Every time the bucks went clattering
A firecat bristled in the way.
Wherever they went,
They went clattering,
Until they swerved
In a swift, circular line
To the right,
because of the firecat.
Or until they swerved
in a swift, circular line
To the left,
Because of the firecat.
The bucks clattered.
The firecat went leaping,
to the right, to the left,
Bristled in the way.
Later, the firecat closed his bright eyes
(from, Stevens, Collected Poetry & Prose, p.3)
In Earthy Anecdotes, written in 1918, WS seems to be entertaining himself with a little taste of post-modern experimentation. The poem manages to appear simple while at the same time giving us drama, action, closure, humor, a sense of rhythm, form and order, elegance, minimalism, and also conjures the mood of swiftness, suddenness and finality of death, a death undescribed, that leaves in its wake, a sense of ease.
Ronald Sukenick writes of it, "The 'clattering' of the animals ordered by confrontation with the 'firecat,' representing a given principle of order." (pp. 215-216, WSMTO) Ecologists tell us that the wolf culling the caribou is the instrument of nature’s order. Stevens recognized this in the mountain-lion (implied in 'the fire-cat') that fells the deer. There is an order within the poem; there are orderly repetitions of phrases: ‘the bucks went clattering’ occurs three times, once as ‘they went clattering;’ the ‘firecat’ and/or some form of ‘bristle’ occurs six times. ‘Swerved,’ ‘circular line,’ ‘right’ and ‘left’ all occur variably twice or thrice. The entire poem is built up of these repetitions, with only two extraneous images: ‘Oklahoma,’ at the beginning, and the image of ‘closing eyes’ and ‘sleep’ at the end. There is some inferred resonance between these two 'states,' perhaps.
It really is an incredible poem with its simplicity and elegance of line, its rhythm, humor, drama, action and closure; it imagery of the bucks - large, relatively clumsy animals with very loud hoofs - compared to the cat who bristles with the fire of its incredible bursts of energy, and its bright, predatory sight. The closure of the poem is total.
Stevens' sense of humor is subtle in this poem, and often appears like this, quite apart from his more obvious incongruities and other humorous devices, as a gentle good-natured benison, extended even towards nature's more rough play, elsewhere celebrated as 'nature, red in tooth and claw.' Stevens is not at war with nature, and his feeling towards nature will recur repeatedly throughout his poetry.
Addendum, October 26, 2004: This poem is prefigured in a letter to his mother from a vacation resort in Ephrata, Pa, dated August 4, 1895. The pertinent lines are from some sort of old drinking song that has no doubt become part of the play of teenagers. It's meant as a joke to make fun of drinking, even though they may be experimenting with it themselves: "Oh! hic - keep to the middle of the road/Oh! hic - keep to the middle of the road/Don't look to the right/Don't look to the left/But keep to the middle of the road." It's part of Stevens' genius that he is able to incorporate these kinds of archaic jingles/ limericks in the rhythms of his poetry.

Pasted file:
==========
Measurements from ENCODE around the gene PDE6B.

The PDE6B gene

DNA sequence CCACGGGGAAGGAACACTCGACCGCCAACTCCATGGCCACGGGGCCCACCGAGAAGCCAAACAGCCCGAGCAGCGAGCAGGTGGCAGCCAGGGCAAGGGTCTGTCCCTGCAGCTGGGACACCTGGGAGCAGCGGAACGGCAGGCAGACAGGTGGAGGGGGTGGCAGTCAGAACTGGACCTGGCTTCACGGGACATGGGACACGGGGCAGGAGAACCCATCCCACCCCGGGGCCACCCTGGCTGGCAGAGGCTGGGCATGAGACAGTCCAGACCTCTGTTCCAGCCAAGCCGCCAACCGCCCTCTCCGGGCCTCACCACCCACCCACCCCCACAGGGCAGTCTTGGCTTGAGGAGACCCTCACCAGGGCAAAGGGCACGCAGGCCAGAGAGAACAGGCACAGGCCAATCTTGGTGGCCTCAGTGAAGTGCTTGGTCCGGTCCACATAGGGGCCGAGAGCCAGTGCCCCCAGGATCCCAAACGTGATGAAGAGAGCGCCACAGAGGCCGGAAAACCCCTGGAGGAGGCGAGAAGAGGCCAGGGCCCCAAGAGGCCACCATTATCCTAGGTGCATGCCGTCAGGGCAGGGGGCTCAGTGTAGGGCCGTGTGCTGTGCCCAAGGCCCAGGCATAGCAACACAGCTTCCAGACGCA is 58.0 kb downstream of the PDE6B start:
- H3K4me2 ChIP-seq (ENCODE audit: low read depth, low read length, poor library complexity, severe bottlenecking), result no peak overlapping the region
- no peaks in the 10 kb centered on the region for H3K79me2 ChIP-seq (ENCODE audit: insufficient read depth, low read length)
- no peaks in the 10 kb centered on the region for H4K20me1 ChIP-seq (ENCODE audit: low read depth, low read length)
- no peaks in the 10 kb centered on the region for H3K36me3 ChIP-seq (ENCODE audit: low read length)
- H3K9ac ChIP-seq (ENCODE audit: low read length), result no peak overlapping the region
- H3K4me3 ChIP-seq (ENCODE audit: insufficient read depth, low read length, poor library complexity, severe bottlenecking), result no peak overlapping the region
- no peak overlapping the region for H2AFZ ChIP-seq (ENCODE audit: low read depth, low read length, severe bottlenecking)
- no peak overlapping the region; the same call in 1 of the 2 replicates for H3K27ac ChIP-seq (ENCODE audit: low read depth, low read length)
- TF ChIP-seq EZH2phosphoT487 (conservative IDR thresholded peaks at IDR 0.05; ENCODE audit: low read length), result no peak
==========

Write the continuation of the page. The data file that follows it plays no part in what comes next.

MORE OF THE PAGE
Addendum, December 6, 2009: Stevens' daughter, Holly Stevens, writes about 'Earthy Anecdote' in her retrospective book on her father "Souvenirs and Prophecies": "(quoting his letter home): 'Thence I went through Nebraska and Iowa (which is a superb state) and on to Niagara Falls and to New York and home. The best thing I saw was a lightning storm on the prairie. I leaned out of the smoking-room window and watched the incessant forks darting down to the horizon. Now and then great clouds would flare and the ground would flash with yellow shadows.' The geography he traversed put him near, if not in, Oklahoma and, in his reference to 'a lightning storm,' perhaps the background for 'Earthy Anecdote' where 'Everytime the bucks went clattering/over Oklahoma/a firecat bristled in the way.' The next entry begins within a sentence, preceded by an excised page, and we cannot be sure whether it was written in Reading or after Stevens returned to New York. Certainly the territory described is Berks County, Pennsylvania, or nearby. '...the hotel there. We drove right and left and got to Strausstown at four o'clock.'" (p.148)
Yet another plausible interpretation for stevens' verse.